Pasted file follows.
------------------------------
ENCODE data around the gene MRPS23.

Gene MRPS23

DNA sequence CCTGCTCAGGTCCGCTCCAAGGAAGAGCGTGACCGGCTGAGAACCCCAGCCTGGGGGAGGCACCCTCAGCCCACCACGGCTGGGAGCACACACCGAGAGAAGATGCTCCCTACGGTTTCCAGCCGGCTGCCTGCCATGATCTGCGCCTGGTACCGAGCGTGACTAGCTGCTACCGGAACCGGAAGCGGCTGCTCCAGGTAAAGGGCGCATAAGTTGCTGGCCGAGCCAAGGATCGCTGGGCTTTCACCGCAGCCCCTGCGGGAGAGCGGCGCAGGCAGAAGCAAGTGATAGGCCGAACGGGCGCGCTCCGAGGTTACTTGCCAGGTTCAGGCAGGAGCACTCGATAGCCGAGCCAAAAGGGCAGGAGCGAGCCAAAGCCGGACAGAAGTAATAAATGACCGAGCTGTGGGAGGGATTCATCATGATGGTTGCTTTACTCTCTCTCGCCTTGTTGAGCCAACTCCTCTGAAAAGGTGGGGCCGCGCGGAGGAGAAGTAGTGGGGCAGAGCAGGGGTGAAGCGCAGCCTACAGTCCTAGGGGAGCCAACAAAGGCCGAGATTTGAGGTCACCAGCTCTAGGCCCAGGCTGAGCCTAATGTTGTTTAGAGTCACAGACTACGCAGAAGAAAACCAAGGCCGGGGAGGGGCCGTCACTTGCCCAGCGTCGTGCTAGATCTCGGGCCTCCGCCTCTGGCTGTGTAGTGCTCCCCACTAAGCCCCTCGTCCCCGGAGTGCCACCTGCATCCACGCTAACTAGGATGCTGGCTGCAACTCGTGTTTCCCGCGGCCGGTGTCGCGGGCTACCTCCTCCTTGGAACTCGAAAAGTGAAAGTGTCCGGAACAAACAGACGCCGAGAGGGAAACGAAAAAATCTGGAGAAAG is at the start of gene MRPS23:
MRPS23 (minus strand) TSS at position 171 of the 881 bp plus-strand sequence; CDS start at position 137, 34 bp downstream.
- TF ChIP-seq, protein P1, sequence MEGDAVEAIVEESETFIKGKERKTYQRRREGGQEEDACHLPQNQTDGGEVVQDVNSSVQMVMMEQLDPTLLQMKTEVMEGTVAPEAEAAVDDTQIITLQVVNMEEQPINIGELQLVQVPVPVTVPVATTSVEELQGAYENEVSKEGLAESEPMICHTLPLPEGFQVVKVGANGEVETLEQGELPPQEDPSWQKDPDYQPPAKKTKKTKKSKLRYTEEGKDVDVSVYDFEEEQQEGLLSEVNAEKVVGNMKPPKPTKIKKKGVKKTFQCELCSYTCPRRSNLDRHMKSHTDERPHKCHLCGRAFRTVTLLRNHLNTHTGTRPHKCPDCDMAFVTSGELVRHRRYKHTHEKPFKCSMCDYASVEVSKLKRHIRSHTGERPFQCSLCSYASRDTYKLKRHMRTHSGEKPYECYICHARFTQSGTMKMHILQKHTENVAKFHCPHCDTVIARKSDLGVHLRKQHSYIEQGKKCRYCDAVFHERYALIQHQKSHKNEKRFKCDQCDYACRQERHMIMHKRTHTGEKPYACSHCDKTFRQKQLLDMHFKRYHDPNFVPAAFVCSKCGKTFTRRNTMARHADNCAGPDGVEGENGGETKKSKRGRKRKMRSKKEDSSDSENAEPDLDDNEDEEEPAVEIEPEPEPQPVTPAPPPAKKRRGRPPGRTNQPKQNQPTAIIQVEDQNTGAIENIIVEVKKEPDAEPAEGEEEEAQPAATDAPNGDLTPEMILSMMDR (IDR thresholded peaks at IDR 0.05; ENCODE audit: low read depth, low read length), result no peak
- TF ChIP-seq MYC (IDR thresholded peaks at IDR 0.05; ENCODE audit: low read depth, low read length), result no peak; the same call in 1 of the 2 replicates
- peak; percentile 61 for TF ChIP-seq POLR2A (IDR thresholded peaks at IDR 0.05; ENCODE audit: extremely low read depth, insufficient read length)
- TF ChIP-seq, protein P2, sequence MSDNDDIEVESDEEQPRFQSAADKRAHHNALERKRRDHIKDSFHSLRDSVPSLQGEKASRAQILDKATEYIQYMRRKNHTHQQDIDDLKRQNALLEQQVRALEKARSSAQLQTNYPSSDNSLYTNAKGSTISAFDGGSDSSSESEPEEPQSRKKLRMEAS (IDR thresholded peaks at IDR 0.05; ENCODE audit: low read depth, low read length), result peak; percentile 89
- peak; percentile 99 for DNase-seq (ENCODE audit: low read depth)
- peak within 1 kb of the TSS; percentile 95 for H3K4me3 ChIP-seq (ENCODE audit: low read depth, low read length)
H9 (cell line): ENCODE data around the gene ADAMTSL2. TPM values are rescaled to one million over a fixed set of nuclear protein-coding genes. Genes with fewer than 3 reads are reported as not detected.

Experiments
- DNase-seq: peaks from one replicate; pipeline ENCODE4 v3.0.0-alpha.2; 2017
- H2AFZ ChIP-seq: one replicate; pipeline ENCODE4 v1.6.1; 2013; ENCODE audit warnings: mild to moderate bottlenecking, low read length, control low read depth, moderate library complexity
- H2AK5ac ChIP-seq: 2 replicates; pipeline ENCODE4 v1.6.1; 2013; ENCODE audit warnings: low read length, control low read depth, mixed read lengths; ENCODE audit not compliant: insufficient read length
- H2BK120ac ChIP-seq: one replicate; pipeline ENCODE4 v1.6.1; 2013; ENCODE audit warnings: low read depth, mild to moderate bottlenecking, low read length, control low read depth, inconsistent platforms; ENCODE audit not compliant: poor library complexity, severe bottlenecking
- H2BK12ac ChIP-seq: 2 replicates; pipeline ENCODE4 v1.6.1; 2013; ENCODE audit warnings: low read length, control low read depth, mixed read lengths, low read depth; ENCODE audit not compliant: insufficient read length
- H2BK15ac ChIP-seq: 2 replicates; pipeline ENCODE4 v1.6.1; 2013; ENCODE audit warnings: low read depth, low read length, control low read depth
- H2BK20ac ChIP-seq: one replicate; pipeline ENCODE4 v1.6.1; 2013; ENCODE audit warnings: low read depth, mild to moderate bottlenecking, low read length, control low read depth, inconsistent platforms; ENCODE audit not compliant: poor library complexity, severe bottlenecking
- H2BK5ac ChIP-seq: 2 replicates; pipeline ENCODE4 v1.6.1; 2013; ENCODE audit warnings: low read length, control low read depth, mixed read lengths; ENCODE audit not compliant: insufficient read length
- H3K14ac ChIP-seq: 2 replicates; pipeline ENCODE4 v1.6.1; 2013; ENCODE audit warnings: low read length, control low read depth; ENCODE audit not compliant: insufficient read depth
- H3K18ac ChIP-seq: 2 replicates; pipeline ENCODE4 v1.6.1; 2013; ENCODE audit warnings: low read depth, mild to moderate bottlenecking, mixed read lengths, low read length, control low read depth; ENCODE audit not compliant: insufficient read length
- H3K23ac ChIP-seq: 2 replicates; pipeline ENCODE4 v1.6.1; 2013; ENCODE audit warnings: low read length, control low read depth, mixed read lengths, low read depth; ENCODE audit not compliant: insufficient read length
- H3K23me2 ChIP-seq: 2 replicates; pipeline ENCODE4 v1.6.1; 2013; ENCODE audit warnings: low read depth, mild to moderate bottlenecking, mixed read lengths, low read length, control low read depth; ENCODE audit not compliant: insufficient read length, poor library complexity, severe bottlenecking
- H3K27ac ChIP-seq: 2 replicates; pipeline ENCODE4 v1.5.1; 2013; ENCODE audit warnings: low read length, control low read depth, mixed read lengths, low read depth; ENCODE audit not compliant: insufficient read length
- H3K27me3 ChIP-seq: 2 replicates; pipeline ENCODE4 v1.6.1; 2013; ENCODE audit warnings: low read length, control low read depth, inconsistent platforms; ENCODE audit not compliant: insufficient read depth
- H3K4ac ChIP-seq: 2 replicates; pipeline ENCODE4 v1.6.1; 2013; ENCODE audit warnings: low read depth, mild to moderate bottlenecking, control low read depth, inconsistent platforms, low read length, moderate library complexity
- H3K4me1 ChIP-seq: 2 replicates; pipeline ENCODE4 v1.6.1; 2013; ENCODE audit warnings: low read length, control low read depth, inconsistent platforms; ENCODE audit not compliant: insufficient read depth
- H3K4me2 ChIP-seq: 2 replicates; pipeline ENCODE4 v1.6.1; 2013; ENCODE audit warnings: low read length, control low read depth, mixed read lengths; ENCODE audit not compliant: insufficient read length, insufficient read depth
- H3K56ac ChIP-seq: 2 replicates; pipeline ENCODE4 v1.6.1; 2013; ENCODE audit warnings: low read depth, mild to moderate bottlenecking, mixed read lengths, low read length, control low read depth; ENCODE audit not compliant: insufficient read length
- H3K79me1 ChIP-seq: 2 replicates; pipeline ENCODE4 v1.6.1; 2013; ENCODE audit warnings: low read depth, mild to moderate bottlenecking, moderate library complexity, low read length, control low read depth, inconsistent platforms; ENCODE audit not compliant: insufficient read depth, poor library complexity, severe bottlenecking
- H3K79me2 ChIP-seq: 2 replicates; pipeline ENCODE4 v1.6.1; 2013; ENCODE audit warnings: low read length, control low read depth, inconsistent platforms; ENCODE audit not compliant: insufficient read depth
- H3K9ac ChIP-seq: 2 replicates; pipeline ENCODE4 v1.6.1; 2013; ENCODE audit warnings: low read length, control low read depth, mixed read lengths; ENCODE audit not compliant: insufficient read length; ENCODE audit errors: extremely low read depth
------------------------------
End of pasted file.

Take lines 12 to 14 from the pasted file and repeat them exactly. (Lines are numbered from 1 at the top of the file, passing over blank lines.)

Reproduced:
Experiments
- DNase-seq: peaks from one replicate; pipeline ENCODE4 v3.0.0-alpha.2; 2017
- H2AFZ ChIP-seq: one replicate; pipeline ENCODE4 v1.6.1; 2013; ENCODE audit warnings: mild to moderate bottlenecking, low read length, control low read depth, moderate library complexity